My Brother Charlie

You can purchase the book here.

Written from the perspective of a sibling of someone who has autism, this book captures the challenges and joys of what life is like for siblings.  Siblings to children with disabilities can often feel a phenomenon called ‘Glass Child syndrome’.  Meaning their sibling with a disabilities needs overshadow their own and they feel forgotten or invisible.

This book is a great resource to siblings both old and young to help acknowledge they are not alone and there are others who feel the way they do.              

All My Stripes

You can purchase the book here.

Zane the zebra feels different from the rest of his classmates. He comes home after a very bad day and tells his mama that nobody understands him.  He worries that all they notice about him is his “autism stripe.” With the help of his Mama, Zane comes to appreciate all his stripes, and realizes that without each one, he wouldn’t be the same.  This book also touches on subjects common to those who have autism such as, feeling different, sensory processing challenges, social skills, and literal thinking. 

This book is written specifically for a child with autism.  It is written simply while still connecting to children with autism and their caregivers. 

This book also includes a Reading Guide with additional background information about autism spectrum disorders and a Note to Parents and Caregivers with tips for finding support.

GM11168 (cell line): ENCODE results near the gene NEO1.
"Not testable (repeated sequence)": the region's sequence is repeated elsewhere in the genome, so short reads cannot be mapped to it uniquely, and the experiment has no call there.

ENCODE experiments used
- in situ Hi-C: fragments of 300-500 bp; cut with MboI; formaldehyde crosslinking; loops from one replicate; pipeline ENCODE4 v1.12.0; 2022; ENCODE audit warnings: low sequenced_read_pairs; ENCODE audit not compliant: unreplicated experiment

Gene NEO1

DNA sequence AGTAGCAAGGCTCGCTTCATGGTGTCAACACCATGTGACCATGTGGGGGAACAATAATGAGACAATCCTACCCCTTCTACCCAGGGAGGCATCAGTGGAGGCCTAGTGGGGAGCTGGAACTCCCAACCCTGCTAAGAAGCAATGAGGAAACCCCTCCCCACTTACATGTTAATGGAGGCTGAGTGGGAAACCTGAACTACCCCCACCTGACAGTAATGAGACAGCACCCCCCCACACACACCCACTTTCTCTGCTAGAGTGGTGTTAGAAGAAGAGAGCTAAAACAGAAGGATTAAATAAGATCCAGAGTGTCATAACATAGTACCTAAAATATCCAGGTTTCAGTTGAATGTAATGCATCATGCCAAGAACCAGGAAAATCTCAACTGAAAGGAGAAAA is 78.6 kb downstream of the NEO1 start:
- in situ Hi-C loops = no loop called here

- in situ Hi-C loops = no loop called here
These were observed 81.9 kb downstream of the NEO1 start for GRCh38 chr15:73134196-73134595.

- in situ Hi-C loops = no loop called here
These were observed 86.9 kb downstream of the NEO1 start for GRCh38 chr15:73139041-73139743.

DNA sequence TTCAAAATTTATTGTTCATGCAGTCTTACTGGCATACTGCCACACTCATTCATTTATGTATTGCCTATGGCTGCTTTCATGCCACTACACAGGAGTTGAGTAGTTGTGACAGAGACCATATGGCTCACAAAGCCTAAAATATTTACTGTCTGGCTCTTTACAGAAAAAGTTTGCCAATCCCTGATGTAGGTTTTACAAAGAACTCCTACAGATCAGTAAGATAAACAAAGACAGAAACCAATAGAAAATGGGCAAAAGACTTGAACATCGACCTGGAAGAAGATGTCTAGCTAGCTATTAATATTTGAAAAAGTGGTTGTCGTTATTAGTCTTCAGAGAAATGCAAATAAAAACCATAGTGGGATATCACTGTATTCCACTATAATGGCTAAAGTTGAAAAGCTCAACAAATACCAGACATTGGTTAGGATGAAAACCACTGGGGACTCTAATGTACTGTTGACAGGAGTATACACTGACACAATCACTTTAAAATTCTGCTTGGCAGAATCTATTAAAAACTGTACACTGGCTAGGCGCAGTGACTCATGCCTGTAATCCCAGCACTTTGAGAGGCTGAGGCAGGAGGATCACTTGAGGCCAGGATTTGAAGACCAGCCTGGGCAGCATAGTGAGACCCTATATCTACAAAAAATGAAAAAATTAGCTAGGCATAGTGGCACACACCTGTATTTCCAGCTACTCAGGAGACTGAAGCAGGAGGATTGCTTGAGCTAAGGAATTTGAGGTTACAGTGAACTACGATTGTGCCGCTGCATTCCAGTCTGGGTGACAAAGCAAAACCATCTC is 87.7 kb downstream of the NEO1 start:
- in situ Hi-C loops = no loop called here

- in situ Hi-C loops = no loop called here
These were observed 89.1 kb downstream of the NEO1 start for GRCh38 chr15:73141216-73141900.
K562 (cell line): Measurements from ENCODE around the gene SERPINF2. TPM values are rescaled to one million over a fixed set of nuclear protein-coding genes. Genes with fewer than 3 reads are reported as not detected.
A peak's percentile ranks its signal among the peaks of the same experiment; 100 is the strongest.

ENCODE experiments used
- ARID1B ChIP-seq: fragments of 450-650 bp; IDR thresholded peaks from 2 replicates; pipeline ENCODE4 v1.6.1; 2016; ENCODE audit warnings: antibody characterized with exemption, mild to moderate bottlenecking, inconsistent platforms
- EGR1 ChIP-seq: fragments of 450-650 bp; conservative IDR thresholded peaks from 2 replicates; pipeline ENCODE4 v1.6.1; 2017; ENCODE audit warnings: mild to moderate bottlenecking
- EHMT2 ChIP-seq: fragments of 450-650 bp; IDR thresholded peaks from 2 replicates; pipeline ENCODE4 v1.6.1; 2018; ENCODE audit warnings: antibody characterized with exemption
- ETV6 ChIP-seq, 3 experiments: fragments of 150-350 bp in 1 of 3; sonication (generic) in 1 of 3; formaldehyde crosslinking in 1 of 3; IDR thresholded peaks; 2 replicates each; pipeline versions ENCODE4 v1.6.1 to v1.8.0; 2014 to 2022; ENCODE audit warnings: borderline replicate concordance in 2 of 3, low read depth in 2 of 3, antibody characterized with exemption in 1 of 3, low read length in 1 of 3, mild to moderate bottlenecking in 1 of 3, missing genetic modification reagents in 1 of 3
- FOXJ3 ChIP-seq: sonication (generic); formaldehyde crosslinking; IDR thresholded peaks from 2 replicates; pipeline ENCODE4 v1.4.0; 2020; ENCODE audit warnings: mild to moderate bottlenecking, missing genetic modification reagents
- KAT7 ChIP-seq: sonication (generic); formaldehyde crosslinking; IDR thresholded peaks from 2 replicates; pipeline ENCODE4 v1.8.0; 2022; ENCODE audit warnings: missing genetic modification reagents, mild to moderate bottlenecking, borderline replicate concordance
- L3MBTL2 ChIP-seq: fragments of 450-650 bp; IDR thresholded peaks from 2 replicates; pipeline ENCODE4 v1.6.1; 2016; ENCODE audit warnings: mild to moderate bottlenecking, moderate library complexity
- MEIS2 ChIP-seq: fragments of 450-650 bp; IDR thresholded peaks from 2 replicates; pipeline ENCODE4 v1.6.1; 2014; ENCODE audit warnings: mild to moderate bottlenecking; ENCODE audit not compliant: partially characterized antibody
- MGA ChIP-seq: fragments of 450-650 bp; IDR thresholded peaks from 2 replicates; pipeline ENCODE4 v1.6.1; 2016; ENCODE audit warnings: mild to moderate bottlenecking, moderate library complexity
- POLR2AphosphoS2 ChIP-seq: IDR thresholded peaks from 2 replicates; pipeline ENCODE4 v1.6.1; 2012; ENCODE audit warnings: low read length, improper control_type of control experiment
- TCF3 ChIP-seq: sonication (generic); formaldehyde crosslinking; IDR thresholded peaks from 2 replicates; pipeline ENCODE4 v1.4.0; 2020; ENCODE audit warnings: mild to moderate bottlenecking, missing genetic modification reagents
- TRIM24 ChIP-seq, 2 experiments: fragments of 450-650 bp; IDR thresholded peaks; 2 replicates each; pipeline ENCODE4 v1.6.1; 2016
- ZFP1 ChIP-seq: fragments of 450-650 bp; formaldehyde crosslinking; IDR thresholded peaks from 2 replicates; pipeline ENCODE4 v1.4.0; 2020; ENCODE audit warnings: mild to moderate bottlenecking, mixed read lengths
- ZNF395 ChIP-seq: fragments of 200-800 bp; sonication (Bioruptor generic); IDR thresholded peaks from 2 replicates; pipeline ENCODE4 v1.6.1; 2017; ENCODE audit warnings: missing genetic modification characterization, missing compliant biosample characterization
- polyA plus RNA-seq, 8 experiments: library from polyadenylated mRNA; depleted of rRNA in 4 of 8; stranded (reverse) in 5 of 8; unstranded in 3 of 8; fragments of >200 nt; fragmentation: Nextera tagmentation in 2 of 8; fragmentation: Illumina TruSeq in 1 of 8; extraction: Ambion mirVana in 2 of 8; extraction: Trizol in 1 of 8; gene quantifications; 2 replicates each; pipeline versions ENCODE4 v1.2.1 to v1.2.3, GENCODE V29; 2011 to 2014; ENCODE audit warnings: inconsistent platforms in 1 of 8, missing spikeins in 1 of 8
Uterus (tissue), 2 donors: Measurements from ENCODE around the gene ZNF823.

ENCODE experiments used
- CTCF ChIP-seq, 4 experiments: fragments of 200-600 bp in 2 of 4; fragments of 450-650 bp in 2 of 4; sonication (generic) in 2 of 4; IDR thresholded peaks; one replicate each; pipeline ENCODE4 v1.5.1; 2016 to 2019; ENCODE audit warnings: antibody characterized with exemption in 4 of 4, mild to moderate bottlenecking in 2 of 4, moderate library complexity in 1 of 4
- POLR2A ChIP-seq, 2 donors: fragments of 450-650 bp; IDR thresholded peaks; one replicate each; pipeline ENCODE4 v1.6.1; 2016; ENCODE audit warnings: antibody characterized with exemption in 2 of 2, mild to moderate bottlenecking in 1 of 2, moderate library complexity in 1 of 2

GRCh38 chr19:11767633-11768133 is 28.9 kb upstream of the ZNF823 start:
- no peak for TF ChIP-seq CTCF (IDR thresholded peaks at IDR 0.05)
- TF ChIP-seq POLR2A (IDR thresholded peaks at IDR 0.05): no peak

Hip Hop Hooray for Brooklyn

You can purchase the book here.

This sweet story is about Brooklynn, a little bunny born with clubfoot.  After casts, and a small surgery, Brooklyn’s feet are straight!  She has to wear a brace at night.  She loves to hop and was determined to keep up with her brothers. With her jump rope rhymes and perseverance, Brooklynn shows that practice pays off and she can do anything she sets her mind to.

At the back of the book the author gives tips and pieces of information to parents of children with clubfoot.  This book also is a great resource for parents of typical children to help teach them about differences in the world around them and how differences aren’t something that can limit a person.

Uniquely Wired

You can purchase the book here.

This book is written from the perspective of someone with autism, or as Zak calls it, is “uniquely wired.” It touches on many of the behaviors and personality quirks some people with autism have. As well as the gifts people with autism share with their family and friends.

Zak’s current obsession is watches, prior to that he was obsessed with trains.  He can recall every fact he has ever learned about both watches and trains.  As Zak describes his point of view for his obsessions, readers can gain a better understanding of his behaviors and learn valuable lessons about patience, curiosity, tolerance and understanding for Zak and others with autism.

Off to the Park

You can purchase the book here.

This is a fun unique book for children who are blind and their families.  The book is full of fun textures that will excite children of all abilities. 

Off to the park has great rhythmic text that keeps the reader and the listener engaged.  This book can also be used to show other children how someone who is blind or partially sighted views the world.